When somebody who used Facebook hears that the social media site is gathering data on them, the first thing they think about is what they have personally posted on their feed. The typical person can’t comprehend that Facebook is tracking much more than their updates.
Does this mean the typical person is ignorant of how data is collected? In a certain sense, yes.
But even when this ignorance is not present, most people will generally think first about what they have posted and shared on Facebook and not necessarily about what their computer, laptop or mobile devices was also doing in the background when they opened their Facebook.
Why not? Because their reference point is their personal experience on Facebook.
Facebook and Big Data
In reality, Facebook is data harvesting a pantheon of information beyond their updates and likes. According to an article published November 16, 2011, in USA Today, Facebook is constantly collecting data on both users and non-users of the site, tracking them across websites, none of which are owned by Facebook:
“Facebook officials are now acknowledging that the social media giant has been able to create a running log of the web pages that each of its 800 million or so members has visited during the previous 90 days. Facebook also keeps close track of where millions more non-members of the social network go on the Web, after they visit a Facebook web page for any reason.
“To do this, the company relies on tracking cookie technologies similar to the controversial systems used by Google, Adobe, Microsoft, Yahoo!, and others in the online advertising industry, says Arturo Bejar, Facebooks’ engineering director.”
Widespread Big Data Collection
The amount of data harvested by Facebook and other sites is jaw-dropping. As Bernard Marr put it in his February 8, 2014 SmartDataCollective blog post: “We as the users of Facebook happily feed their big data beast. We spend 10 billion Facebook messages per day, click the Like button 4.5 billion times and upload 350 million pictures each and every day. Overall, there are 17 billion location-tagged posts and a staggering 250 billion photos on Facebook.
“All this information means Facebook knows what we look like, who are friends are, what our views are on most things, when our birthday is, whether we are in a relationship or not, the location we are at, what we like and dislike, and much more. This is an awful lot of information (and power) in the hands of one commercial company.”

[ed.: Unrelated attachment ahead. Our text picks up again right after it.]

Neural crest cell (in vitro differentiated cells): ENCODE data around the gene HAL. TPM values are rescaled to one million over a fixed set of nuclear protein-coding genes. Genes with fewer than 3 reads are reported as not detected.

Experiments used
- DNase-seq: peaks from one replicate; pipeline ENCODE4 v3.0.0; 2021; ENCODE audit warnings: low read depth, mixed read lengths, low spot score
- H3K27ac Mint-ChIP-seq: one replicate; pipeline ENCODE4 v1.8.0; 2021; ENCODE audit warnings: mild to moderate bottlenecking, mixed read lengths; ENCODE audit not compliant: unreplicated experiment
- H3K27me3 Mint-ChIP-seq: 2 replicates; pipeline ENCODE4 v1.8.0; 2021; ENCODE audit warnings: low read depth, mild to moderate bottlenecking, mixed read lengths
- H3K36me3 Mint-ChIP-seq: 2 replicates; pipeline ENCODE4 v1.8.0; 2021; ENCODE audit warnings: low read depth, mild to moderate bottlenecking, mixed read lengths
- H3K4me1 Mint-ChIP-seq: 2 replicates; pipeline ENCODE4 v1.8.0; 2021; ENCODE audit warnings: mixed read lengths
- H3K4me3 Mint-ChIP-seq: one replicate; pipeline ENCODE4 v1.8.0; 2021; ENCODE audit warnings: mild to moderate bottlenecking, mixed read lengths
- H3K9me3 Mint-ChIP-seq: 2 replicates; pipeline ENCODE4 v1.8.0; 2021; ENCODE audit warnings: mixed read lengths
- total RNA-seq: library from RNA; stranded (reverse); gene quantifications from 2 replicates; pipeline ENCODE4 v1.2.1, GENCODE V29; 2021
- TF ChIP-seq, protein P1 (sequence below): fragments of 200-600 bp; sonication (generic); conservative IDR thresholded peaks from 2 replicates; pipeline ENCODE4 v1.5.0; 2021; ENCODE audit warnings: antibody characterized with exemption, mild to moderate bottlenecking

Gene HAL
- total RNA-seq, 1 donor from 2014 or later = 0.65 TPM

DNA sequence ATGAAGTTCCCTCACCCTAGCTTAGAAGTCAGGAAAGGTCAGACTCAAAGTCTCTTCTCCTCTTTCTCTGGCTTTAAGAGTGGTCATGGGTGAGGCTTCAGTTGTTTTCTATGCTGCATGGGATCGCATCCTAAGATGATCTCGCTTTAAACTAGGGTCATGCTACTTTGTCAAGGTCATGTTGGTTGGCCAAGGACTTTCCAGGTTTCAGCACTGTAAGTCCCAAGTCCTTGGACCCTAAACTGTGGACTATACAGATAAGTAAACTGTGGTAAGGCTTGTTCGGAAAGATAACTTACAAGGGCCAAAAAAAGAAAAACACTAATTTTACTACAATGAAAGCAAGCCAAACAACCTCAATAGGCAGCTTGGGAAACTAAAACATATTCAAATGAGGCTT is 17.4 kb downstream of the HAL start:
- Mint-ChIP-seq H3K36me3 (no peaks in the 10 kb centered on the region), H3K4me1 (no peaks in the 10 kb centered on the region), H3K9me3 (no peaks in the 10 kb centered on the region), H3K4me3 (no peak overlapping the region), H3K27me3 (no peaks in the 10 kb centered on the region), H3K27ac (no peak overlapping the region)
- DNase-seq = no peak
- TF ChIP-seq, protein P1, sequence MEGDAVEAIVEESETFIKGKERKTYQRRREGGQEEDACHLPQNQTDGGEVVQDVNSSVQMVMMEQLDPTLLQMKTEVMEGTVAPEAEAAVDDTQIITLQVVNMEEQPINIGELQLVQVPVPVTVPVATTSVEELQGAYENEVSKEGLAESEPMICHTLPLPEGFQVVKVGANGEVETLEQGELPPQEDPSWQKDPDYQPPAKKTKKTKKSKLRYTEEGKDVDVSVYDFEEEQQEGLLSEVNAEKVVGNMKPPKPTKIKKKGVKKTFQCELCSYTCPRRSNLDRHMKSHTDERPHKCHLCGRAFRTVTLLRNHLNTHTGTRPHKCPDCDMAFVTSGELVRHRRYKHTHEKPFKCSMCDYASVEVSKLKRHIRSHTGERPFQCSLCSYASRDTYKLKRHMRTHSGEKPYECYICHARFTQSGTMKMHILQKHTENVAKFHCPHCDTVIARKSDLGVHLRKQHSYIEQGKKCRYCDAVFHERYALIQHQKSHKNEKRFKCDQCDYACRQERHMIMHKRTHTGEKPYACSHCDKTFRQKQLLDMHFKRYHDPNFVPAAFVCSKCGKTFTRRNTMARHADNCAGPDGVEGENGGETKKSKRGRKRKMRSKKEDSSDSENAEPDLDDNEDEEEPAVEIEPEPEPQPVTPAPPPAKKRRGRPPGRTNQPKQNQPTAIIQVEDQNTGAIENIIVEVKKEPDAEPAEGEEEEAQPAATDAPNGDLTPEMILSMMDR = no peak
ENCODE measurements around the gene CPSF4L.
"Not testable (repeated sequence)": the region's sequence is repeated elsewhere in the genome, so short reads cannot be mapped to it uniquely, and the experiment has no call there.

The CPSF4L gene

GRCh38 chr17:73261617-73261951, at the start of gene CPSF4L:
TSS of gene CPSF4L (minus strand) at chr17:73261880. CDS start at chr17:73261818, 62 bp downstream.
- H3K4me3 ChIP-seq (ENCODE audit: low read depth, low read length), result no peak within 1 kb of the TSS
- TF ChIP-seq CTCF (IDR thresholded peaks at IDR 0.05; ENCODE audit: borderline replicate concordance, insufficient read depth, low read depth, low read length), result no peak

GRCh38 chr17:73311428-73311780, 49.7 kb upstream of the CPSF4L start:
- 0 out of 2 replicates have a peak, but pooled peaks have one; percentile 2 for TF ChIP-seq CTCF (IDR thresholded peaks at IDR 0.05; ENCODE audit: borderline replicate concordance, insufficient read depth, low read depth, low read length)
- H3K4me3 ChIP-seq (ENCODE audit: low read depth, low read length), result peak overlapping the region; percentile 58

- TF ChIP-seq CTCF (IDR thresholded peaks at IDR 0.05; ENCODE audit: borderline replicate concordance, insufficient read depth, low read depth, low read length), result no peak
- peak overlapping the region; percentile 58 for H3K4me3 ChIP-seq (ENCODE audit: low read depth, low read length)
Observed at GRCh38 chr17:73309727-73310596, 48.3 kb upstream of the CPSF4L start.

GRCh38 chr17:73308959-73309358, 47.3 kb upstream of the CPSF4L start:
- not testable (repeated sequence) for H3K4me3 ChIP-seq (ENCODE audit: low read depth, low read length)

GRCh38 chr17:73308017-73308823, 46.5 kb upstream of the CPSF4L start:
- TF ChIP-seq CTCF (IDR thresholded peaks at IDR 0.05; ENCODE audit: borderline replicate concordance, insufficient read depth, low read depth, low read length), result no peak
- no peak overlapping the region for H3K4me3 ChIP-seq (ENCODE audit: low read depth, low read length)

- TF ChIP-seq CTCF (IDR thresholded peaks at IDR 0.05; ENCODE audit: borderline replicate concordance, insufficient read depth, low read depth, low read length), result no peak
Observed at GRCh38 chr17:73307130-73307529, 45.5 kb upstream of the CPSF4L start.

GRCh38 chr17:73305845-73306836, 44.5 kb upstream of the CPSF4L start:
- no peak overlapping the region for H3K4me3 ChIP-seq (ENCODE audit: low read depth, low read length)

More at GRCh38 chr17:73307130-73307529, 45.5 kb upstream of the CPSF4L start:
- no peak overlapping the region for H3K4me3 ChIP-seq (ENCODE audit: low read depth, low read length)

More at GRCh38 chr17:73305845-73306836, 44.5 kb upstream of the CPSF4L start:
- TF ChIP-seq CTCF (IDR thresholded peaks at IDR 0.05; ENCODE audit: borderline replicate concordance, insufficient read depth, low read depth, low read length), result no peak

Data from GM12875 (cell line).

Facebook and Your Face
Facebook also has funded image processing and “facial recognition” software that essentially allows the site to track you anywhere you go. It knows what you and your friends look like based on the images you have voluntarily shared on its site. So it can search the web, all other Facebook profiles and other places to find photos of you and your friends.
That’s how Facebook can make “tag suggestions” when you post pictures of people on your account. But how that facial recognition software can be used is mind-blowing.
Could Facebook’s algorithm track your body shape? Can it analyze your vacation photos from the beach to determine that you have put on a little weight recently? Could this information cause them to place an ad for a local weight loss clinic on your feed? The possibilities are chilling.
Facebook and Your Feelings
But it doesn’t end there. One recent study conducted by Cambridge University in conjunction with Microsoft Research found that it’s possible to accurately predict a range of highly sensitive personal attributes just by looking at what you have “Liked” on Facebook.
These can include such things as your sexual orientation, satisfaction with life, intellect, emotional stability, religious beliefs, alcohol and drug consumption, relationship status, age, gender, race, political views, and much more.
And the things you “Like” on Facebook don’t have to do anything at all with any of these specific attributes. In some cases, a single “Like” is enough for the algorithm to generate a highly accurate description of you.
When most people look at Facebook, they don’t realize that Facebook is looking back at them even more intently.